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RSC Talk: A Century of Order and Disorder in the Middle East: Who’s to Blame? What to Do?


On Thursday, May 23rd, 2024, the Renaissance Strategic Center (RSC) hosted a talk titled “A Century of Order and Disorder in the Middle East: Who’s to Blame? What to Do?” with Dr. Rami Khouri. The talk was held under the Question of Palestine Program, one of the Renaissance Strategic Center’s thematic areas and Dr. Khoury is a member of ARDD Global Network on the Question of Palestine (GNQP).

Dr. Khouri, a Distinguished Fellow at the American University of Beirut and Senior Fellow at the Arab Center Washington is a renowned book author and political columnist for Al Jazeera Online.

The session, moderated by Dr. Yusuf Mansur, CEO of Envision Consulting Group and former Minister of State for Economic Affairs in Jordan, provided an in-depth exploration of the historical and contemporary challenges facing the Arab region.

Dr. Khouri retraced the history of the Arab region, starting from the fall of the Ottoman Empire and moving through colonization, decolonization, and the establishment of the nation-state, including military and authoritarian regimes. He emphasized that the past century has been defined by conflict, marked from the beginning by the implementation of the mandate of the League of Nations in 1923, which he described as a significant turning point. Dr. Khouri highlighted various factors that have prevented Arab states from achieving self-determination and validation, including foreign military intervention and Western political influence. He stressed that the unresolved Question of Palestine mirrors dynamics that have shaped both order and disorder in the region. Focusing on the 1980s and 1990s, he highlighted how mass discontent among citizens after the oil boom led to increased immigration, the rise of political Islam in response to socio-economic problems, and a surge in criminal activities and drug abuse. Unemployment and poverty rates have increased significantly since the 1980s, further exacerbating issues related to sovereignty, statehood, and citizenship, which Dr. Khouri identified as critical reasons for the difficulties faced by many Arab states. He examined the impact of the 2000s Arab Uprisings and its challenges due to entrenched power structures.  He noted the ongoing need for sustainable mechanisms for citizen participation and emphasized that further disorder could occur without intervention with the new environmental threat of climate change.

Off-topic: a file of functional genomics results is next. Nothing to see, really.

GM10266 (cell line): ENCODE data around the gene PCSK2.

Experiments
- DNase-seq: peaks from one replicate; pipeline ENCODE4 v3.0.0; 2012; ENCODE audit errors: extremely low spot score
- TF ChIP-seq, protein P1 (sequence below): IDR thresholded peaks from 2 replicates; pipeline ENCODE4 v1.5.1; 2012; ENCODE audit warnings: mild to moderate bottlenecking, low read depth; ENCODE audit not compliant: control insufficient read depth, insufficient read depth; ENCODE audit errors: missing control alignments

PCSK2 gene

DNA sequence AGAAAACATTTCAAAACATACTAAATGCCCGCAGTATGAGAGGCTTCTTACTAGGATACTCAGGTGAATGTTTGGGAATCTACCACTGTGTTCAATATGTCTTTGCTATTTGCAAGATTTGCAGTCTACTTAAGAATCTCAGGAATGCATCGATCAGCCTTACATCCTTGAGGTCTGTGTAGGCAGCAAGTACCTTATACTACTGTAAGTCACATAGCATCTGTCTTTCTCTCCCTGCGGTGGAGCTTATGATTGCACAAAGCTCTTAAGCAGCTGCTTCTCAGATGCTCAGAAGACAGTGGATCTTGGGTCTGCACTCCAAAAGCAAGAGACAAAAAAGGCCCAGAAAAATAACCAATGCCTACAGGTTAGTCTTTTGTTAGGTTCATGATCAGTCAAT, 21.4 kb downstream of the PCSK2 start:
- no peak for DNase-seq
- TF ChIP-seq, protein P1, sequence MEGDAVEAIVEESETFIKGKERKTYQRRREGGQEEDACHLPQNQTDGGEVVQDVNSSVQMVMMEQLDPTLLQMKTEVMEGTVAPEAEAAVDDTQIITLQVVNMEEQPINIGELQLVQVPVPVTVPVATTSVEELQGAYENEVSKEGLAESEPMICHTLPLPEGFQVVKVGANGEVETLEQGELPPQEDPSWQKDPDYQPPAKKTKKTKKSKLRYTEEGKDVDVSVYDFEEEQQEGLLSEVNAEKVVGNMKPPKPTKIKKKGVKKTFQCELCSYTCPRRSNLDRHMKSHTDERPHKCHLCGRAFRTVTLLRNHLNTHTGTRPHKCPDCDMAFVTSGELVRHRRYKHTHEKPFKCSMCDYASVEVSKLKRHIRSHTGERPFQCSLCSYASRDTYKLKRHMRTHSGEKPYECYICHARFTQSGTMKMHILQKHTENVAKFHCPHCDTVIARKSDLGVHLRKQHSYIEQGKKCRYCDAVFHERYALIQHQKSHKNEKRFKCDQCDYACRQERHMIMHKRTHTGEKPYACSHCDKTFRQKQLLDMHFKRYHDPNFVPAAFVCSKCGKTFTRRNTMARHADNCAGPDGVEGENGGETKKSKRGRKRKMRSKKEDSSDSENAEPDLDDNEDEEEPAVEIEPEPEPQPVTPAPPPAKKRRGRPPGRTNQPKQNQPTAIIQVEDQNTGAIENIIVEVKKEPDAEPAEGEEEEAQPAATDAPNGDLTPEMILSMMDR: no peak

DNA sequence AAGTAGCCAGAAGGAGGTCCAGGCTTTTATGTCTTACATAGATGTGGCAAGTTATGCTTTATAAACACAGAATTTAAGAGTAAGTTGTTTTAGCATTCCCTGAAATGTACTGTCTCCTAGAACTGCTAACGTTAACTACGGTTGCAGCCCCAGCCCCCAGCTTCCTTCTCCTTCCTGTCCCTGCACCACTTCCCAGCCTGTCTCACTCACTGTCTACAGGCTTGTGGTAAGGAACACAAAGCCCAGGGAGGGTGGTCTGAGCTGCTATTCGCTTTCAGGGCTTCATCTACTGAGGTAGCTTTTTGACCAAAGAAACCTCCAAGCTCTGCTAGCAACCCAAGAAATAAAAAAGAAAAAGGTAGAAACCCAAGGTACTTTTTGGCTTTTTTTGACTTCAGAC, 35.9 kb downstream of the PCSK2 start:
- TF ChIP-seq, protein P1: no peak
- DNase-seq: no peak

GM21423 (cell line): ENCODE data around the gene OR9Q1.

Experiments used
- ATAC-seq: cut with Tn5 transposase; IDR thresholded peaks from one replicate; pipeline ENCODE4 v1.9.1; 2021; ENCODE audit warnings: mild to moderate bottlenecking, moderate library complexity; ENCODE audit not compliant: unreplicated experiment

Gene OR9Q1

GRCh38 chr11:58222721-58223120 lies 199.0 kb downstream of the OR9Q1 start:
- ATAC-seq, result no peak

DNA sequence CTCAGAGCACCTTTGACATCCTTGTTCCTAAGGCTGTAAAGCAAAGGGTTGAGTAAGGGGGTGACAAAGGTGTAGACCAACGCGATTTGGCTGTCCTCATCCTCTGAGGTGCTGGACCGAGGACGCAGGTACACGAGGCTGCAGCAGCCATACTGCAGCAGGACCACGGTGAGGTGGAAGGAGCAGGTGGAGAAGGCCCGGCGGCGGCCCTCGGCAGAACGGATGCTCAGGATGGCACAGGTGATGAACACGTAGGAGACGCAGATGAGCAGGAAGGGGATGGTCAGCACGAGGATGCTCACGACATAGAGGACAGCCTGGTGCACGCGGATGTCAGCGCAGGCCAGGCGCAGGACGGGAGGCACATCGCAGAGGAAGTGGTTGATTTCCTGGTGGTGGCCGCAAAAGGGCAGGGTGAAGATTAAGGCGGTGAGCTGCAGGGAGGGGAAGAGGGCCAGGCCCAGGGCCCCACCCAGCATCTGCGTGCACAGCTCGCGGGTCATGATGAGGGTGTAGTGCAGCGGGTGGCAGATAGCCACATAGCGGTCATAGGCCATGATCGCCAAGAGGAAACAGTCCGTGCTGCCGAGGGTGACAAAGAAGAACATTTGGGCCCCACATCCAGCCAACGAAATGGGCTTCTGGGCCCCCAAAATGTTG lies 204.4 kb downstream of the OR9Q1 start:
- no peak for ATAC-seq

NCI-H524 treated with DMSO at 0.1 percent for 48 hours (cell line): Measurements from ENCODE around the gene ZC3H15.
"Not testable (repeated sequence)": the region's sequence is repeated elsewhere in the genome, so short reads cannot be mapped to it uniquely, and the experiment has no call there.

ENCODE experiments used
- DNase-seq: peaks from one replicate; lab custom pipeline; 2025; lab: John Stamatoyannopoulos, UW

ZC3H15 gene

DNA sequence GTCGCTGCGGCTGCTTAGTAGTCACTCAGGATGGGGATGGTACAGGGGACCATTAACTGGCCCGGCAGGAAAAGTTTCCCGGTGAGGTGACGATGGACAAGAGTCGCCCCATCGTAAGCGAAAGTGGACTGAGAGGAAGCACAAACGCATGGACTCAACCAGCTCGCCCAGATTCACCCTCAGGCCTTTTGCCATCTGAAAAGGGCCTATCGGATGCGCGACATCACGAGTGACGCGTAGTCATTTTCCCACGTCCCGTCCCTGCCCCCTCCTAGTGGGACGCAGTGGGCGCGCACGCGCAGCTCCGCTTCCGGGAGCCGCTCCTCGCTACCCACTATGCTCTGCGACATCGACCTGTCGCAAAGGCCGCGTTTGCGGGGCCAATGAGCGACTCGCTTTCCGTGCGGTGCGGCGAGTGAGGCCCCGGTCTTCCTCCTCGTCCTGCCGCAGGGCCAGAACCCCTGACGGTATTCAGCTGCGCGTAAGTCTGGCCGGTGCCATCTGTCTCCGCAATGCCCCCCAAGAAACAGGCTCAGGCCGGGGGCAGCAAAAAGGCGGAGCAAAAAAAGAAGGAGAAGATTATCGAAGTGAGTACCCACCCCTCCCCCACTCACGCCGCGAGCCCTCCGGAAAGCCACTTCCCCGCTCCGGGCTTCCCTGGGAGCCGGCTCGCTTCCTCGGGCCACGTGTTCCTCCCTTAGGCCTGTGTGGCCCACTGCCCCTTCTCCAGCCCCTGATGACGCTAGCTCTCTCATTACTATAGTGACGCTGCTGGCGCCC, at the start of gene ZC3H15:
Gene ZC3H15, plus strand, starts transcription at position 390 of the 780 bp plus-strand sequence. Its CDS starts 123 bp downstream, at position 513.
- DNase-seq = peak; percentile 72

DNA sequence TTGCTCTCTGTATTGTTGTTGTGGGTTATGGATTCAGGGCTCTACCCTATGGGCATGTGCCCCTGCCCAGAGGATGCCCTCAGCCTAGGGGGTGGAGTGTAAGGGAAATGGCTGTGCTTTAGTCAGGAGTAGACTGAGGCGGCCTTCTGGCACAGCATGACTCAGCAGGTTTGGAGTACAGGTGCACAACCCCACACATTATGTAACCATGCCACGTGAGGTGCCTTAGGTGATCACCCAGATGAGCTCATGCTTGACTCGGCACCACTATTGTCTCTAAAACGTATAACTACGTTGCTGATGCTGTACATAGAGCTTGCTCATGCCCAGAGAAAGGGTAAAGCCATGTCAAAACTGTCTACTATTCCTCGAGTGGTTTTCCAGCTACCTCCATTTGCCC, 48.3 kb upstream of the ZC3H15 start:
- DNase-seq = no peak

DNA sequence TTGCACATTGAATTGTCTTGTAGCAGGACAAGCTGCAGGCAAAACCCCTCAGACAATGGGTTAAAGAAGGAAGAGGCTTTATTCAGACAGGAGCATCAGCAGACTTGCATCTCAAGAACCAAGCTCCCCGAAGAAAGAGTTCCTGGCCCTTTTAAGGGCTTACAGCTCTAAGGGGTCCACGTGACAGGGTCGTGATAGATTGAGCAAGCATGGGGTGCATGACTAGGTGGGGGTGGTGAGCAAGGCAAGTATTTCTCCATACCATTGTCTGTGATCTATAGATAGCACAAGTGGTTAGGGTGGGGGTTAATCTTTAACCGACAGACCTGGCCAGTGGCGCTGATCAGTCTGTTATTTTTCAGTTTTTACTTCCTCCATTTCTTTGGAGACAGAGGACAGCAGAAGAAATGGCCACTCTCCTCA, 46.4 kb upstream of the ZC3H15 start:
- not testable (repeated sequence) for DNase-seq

Dr. Khouri’s talk sparked an insightful discussion, highlighting the importance of understanding historical contexts and the need for collaborative efforts to address ongoing challenges in the Middle East.